THECITYISOURS will release their second album, Coma, on 22 October via German alternative/Metal label Arising Empire who they signed with earlier in the year. The band are currently playing UK dates.
The process from the success of the 2019 debut album Low, which reached the top five of the iTunes Metal Chart, had its setbacks with the departure of long-standing vocalist Sam Stolliday. The addition of Oli Duncanson to the ranks has proved a success, with the new tracks suggesting the London five-piece band have a great future.
“Oli has been a part of our team for a long time,” Mikey Page says. “He is a very well-respected entity in his own right amongst the music scene. We had seen snippets of his capabilities over the years, so when he registered an interest in becoming a part of CITY, we knew we had to explore. And we clicked instantly.”
“I remember being shown some demos of some new songs prior to Sam’s departure and absolutely loving the direction and progression of the band’s sound,” Oli Duncanson said. “As soon as Mikey told me about the opening in the band, I knew I had to take a chance.”
The bands first single with Duncanson was the track Violent, “arguably our most honest account as a band to date,” Mikey Page says.
“Betrayal was never something we’d experienced before as a band, so dealing with events of this nature was a difficult but incredibly insightful process to experience. The progression from sadness to anger is always a difficult period to rationalise when contemplating the reasons for a relationship collapsing.
“In many cases, it’s clear that there are reasons or regrettable actions to contextualise a series of events. However, it does not mean that they hurt any less. This track lays it all out on the table, with a hope of providing some kind of solace for the pain, before picking ourselves back up and coming back, stronger than ever before.”
The band have just released the track So Sad. “So Sad is about trying to come to terms with the decision to end something you feel is great and processing the subsequent fallout,” says Mikey Page. “This was an interesting one for us, as the lyrics came from two completely separate viewpoints.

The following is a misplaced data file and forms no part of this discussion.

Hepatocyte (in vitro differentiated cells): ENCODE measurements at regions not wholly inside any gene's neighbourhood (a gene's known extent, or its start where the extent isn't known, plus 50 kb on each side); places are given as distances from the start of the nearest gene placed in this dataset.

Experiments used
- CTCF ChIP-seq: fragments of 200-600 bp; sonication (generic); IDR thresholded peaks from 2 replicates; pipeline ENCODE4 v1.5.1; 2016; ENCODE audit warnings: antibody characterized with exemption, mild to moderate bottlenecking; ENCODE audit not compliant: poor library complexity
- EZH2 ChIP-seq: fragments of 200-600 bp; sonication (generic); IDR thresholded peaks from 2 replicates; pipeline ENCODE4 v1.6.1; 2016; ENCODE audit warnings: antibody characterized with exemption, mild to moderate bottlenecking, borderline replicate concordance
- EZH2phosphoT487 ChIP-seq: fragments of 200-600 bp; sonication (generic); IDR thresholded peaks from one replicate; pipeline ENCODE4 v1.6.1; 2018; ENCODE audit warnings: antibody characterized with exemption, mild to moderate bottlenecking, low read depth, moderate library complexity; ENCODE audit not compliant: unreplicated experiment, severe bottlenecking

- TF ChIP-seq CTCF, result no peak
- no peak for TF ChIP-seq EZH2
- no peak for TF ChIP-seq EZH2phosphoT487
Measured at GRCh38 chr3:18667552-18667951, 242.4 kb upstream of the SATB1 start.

“We have always been advocates for making music people can relate to in their own way and take from it what they need. This was the first time we really explored that idea consciously within ourselves to collaborate in a way that told both angles of the story, leaving the door open for interpretation from the listener.”
Dangerous was an earlier single and is a great example of the explosive style of the band and their vibrant and fresh feeling, pop-centric arrangements, expertly interwoven with infectious hooks and crushing riffs.
“We believe art should be about expression of thoughts, feelings and values however you see fit, without fear of judgement,” Mikey Page says. “Dangerous was born through this mentality. Combining all of the ideas we had whilst removing the handbrake of ‘what if?’ We wanted to create something that empowered the ideology of being true to yourself no matter what. I think this track/video reflects the excitement and freedom we felt through embracing the process.”
Page says the band was keen to try something new with the visuals to embrace this ideology for the video. “What better way than to throw stereotypes to the wind and create an independent wrestling promotion as a vessel to carry this message. You’re perfect just the way you are, so don’t let anybody tell you otherwise.”
The band are currently playing UK dates, with a performance set for tonight at The Think Tank in Newcastle. They will also perform at Turbulence Festival, Plymouth, 16 October and Holloween, Southampton, 31 October.